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Queens Blvd. at 67th Ave
Looking South
Photo Gallery: Queens Blvd

Death Blvd

Sofia Leviyev's memorial appeals to drivers, cyclists and pedestrians alike to be careful.


a pedestrian was killed crossing here3We look south across Queens Blvd, where Sofia Leviyev, a mere 14, met a tragic end to her life on earth. Sign after sign, of styles ranging from the quiet, subtle and traditional, to the screaming, tactless and even hysterical, are thrown up on every conceivable open spot available on lampposts, traffic light stanchions and utility poles along Queens Blvd., imploring folks to cross with care, and occasionally to not cross at all. No sign, however, can have more of an affect, at least on those area residents and regulars who know what happened here, than the flowery expressions of grief and mourning tied to the lamppost on the westbound median island here. A fire truck passes by, probably headed for the stationhouse a block past Ascan Avenue, a little over a mile to the east. Emergency personnel stationed to this area must be heartily sick of this road by now.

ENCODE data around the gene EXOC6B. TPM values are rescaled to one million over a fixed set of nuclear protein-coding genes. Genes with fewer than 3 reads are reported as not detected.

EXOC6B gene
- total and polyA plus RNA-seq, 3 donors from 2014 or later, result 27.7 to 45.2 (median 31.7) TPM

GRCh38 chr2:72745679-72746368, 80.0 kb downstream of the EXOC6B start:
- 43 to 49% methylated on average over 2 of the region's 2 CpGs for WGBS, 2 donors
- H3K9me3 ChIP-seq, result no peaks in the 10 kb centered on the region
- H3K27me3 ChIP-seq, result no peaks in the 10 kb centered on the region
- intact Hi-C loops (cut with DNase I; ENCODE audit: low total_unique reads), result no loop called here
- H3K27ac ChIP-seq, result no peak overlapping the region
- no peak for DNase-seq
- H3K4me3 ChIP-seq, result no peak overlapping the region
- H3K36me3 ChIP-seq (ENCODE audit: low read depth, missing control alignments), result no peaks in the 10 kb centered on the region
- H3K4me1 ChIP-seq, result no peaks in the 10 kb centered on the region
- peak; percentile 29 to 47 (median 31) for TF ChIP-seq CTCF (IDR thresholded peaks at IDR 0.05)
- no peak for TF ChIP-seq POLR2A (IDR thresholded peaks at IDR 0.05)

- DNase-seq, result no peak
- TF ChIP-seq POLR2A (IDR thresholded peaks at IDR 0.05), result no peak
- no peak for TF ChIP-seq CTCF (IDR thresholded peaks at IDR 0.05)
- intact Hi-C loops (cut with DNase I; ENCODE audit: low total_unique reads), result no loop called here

For the time being, in late February of 2001, the city has taken extraordinary measures to prevent further tragedies at the hardest hit intersections. Here, they've provided crossing guards to escort the elderly, the young and the otherwise skittish, across the great divide. The location of the CVS drugstore here is probably a great source of consternation to both the DOT and the police, for it ensures a steady stream of the area's most vulnerable, the elderly, across this spot heading to and from their pharmacist, not to mention kids for whom the drug chain is a convenience/candy store. Even well before the CVS and the killings, this corner always had a drugstore, a small family run operation called Forest Hills Drugs. My mother used them for all our prescriptions when we were kids. I remember they used to deliver. Does CVS deliver?

© 2001, Jeff Saltzman.